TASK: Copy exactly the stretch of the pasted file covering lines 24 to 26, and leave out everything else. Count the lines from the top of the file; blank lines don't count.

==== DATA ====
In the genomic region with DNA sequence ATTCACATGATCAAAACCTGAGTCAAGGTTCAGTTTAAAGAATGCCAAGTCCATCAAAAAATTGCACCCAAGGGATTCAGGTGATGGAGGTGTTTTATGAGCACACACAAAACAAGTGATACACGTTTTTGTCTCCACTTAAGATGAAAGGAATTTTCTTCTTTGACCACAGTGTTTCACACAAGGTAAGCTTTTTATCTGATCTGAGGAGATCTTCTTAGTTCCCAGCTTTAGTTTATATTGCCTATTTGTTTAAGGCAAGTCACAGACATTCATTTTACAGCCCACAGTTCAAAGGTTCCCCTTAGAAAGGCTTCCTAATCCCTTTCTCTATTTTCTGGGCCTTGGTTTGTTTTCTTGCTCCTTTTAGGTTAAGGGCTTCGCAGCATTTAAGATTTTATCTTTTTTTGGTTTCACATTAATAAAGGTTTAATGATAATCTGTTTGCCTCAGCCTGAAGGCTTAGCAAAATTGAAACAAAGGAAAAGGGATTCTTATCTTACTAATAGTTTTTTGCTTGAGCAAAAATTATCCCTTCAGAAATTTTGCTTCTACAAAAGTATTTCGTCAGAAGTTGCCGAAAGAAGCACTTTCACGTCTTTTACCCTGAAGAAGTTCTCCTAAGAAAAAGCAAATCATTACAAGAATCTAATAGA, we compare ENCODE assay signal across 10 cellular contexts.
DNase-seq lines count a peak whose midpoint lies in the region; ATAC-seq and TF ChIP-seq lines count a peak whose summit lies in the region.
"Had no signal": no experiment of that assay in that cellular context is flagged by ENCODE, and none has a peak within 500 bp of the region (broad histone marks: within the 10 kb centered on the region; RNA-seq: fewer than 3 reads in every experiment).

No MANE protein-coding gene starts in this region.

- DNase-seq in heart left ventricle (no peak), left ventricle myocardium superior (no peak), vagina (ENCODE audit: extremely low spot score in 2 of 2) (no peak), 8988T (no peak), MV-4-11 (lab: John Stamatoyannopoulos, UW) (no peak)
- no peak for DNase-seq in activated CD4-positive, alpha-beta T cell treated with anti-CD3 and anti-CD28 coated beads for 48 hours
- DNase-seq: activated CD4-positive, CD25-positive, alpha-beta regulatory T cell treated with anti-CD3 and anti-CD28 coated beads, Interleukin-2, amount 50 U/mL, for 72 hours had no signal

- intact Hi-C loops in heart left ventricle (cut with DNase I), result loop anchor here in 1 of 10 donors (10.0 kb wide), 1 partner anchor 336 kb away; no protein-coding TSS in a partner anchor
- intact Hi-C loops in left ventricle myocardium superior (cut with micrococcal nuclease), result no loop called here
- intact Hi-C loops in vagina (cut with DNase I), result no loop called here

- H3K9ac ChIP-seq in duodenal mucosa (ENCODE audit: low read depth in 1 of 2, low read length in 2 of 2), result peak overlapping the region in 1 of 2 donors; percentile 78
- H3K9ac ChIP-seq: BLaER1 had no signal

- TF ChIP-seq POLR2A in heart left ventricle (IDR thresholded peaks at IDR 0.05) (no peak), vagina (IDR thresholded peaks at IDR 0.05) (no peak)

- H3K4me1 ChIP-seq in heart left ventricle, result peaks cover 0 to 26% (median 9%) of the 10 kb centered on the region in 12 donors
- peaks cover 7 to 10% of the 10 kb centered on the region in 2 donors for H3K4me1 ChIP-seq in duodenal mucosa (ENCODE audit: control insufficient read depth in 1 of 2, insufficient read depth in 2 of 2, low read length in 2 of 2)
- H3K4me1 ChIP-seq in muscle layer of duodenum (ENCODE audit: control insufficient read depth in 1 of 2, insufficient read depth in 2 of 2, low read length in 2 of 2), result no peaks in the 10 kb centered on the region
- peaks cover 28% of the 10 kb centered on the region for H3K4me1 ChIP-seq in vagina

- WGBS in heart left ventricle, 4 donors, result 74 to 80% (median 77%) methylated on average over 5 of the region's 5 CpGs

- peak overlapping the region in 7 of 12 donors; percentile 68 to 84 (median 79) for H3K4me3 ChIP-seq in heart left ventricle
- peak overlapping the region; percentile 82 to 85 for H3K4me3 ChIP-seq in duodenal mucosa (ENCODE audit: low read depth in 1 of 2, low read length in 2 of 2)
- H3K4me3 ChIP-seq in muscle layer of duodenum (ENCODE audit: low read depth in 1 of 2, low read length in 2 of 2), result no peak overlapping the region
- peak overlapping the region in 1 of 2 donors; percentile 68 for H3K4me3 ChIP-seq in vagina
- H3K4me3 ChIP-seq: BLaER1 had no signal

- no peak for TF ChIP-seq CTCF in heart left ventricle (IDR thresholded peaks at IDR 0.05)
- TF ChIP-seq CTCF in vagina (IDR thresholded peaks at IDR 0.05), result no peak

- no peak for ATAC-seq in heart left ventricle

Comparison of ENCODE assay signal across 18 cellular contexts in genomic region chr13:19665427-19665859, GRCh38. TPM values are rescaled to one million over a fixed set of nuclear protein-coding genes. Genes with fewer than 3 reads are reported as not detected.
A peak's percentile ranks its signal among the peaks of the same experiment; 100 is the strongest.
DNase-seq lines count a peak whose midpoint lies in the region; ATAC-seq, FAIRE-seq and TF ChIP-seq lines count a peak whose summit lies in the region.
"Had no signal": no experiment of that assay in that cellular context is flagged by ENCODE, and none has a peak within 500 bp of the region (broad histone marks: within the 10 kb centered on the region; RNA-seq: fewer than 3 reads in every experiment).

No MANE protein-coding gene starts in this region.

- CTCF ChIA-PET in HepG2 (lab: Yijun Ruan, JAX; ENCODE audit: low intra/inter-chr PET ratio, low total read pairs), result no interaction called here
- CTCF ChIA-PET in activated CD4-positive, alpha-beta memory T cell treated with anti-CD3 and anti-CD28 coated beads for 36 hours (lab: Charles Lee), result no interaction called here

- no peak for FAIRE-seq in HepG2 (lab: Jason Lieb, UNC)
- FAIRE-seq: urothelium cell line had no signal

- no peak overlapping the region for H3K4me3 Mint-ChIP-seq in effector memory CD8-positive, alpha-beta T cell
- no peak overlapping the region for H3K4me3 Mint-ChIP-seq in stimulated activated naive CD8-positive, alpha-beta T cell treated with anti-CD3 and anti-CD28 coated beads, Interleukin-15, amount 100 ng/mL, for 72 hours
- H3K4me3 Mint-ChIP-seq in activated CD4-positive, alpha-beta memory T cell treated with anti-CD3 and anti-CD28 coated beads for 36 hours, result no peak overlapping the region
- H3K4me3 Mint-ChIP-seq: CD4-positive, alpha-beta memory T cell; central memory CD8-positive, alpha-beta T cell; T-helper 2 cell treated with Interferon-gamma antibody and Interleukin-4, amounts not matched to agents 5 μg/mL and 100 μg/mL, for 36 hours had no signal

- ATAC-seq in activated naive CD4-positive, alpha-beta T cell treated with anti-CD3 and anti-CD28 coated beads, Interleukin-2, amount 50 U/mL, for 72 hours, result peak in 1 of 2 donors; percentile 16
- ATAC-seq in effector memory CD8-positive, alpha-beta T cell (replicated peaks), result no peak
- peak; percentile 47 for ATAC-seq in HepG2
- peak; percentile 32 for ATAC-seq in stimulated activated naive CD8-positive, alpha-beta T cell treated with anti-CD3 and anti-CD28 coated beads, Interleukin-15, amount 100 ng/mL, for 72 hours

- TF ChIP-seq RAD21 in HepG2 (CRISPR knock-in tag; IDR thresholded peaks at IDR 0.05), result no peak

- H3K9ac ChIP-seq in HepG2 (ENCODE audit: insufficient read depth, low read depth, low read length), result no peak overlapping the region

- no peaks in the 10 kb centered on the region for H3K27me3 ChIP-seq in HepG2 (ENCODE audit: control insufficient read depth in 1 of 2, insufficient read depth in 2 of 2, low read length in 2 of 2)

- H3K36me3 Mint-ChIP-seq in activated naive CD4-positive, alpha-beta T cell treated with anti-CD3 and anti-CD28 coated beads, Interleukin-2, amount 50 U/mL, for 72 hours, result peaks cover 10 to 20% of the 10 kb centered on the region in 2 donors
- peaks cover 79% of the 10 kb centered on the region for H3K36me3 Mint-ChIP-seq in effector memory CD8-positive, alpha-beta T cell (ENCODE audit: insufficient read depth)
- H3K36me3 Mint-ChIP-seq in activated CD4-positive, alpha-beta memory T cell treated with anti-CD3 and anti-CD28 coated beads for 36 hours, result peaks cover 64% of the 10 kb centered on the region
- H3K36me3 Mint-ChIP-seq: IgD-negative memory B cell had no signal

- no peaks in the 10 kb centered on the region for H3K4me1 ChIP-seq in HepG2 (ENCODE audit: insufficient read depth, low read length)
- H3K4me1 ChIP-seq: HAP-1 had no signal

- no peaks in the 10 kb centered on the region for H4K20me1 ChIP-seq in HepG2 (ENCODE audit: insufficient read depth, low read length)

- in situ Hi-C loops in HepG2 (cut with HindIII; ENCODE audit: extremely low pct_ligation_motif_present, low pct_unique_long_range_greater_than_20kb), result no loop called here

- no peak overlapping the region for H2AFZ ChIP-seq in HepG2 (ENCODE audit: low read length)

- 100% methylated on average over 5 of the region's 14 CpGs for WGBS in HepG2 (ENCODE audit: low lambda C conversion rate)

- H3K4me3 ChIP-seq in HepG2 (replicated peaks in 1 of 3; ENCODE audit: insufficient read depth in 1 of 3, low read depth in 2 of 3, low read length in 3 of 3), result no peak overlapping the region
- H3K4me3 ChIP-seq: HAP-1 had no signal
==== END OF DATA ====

- no peak for TF ChIP-seq CTCF in heart left ventricle (IDR thresholded peaks at IDR 0.05)
- TF ChIP-seq CTCF in vagina (IDR thresholded peaks at IDR 0.05), result no peak

- no peak for ATAC-seq in heart left ventricle